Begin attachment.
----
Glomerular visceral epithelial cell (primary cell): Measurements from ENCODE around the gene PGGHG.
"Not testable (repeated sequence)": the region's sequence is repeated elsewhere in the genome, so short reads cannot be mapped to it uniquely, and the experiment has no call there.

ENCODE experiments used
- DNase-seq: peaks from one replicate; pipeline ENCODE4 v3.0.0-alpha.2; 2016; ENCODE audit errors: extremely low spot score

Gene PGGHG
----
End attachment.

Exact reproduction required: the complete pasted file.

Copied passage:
Glomerular visceral epithelial cell (primary cell): Measurements from ENCODE around the gene PGGHG.
"Not testable (repeated sequence)": the region's sequence is repeated elsewhere in the genome, so short reads cannot be mapped to it uniquely, and the experiment has no call there.

ENCODE experiments used
- DNase-seq: peaks from one replicate; pipeline ENCODE4 v3.0.0-alpha.2; 2016; ENCODE audit errors: extremely low spot score

Gene PGGHG